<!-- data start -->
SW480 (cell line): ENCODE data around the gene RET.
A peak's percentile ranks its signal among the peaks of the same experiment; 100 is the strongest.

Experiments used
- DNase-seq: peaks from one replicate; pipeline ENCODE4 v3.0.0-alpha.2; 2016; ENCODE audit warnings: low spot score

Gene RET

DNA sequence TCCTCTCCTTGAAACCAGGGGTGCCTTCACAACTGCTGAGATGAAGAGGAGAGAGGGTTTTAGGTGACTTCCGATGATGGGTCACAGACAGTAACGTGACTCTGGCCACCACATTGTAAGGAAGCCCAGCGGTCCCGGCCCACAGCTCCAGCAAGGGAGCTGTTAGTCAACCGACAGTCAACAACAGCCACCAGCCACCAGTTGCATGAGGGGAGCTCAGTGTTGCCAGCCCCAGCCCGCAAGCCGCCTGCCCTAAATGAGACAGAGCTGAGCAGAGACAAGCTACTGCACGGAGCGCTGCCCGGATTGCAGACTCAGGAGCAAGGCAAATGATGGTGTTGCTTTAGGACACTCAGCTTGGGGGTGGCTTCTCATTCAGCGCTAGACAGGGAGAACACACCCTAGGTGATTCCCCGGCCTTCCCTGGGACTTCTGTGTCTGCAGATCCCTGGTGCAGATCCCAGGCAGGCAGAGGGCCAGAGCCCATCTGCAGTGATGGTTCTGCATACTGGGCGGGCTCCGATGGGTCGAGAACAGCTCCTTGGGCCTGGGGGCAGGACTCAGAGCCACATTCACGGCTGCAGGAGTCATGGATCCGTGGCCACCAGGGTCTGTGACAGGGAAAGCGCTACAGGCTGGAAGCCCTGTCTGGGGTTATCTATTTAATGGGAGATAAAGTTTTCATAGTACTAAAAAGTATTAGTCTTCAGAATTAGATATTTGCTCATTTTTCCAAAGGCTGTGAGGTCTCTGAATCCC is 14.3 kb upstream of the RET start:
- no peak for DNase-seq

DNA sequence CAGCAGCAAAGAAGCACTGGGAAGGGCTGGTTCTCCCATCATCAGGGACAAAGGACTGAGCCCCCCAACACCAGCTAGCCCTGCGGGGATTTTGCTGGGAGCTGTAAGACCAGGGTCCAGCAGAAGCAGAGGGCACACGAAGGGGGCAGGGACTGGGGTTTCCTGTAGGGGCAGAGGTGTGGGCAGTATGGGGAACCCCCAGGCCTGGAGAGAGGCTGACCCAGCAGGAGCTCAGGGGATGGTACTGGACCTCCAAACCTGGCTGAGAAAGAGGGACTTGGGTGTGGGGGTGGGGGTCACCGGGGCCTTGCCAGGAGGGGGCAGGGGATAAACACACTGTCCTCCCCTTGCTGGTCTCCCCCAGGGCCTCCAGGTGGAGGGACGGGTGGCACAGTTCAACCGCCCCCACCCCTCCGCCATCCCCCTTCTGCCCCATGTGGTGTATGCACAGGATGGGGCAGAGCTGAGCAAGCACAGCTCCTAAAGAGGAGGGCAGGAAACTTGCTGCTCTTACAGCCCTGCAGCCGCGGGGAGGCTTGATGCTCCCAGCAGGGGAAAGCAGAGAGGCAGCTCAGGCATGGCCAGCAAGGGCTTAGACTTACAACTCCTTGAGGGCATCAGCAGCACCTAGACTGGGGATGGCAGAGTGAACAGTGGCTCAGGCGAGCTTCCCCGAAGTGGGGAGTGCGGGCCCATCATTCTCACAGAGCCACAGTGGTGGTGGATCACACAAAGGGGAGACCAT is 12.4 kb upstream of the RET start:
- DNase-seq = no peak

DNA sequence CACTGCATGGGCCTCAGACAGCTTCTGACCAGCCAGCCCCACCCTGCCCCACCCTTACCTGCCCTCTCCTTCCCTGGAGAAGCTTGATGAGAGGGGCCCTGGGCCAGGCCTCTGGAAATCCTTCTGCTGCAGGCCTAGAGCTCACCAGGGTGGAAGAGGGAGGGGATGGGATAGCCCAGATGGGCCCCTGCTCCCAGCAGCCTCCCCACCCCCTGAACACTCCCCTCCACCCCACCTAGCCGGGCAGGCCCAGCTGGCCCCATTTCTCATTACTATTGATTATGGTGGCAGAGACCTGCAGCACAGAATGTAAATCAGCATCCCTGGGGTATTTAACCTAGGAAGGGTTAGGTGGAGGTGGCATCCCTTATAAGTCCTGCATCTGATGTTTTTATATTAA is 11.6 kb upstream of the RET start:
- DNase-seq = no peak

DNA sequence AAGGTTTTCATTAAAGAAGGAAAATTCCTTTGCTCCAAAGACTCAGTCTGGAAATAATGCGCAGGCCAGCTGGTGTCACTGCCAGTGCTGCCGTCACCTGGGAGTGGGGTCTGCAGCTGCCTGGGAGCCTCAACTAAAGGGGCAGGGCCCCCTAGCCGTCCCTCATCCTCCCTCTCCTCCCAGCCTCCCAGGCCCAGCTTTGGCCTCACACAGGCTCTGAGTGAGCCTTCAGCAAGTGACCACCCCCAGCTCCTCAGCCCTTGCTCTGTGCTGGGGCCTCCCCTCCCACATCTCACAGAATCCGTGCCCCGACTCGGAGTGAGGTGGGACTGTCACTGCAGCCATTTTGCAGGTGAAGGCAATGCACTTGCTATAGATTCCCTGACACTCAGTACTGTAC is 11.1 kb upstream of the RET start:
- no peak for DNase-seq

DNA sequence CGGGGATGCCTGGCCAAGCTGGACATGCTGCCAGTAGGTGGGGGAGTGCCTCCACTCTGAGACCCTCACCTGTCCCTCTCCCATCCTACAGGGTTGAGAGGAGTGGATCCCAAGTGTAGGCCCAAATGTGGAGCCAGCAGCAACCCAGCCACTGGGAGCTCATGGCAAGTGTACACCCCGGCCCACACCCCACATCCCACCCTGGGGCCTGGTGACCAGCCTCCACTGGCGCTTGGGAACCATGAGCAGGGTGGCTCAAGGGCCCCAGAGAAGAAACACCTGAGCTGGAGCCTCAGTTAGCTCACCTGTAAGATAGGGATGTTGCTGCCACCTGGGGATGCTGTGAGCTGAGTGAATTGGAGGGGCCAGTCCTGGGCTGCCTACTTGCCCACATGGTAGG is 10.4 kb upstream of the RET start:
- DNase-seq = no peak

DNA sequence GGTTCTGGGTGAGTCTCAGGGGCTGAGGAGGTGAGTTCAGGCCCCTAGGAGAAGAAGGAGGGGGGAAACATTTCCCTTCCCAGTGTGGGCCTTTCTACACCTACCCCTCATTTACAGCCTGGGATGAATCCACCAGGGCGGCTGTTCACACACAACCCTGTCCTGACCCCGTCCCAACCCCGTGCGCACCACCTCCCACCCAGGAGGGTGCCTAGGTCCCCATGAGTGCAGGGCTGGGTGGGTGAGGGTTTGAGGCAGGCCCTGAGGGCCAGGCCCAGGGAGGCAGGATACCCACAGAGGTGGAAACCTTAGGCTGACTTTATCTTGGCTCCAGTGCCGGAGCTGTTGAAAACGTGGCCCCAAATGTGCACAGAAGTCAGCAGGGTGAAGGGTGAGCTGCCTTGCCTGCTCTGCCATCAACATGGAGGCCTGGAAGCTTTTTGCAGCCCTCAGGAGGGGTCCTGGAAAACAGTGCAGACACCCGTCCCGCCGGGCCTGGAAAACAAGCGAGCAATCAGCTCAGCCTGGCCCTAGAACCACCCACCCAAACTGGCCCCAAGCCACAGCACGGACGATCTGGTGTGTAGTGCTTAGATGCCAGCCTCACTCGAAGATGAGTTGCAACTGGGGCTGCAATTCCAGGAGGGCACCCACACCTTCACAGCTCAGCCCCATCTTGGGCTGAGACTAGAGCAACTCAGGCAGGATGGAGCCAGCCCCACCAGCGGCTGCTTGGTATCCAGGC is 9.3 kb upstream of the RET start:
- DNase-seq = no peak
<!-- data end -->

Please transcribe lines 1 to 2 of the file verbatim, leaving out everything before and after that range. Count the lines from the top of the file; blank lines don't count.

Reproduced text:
SW480 (cell line): ENCODE data around the gene RET.
A peak's percentile ranks its signal among the peaks of the same experiment; 100 is the strongest.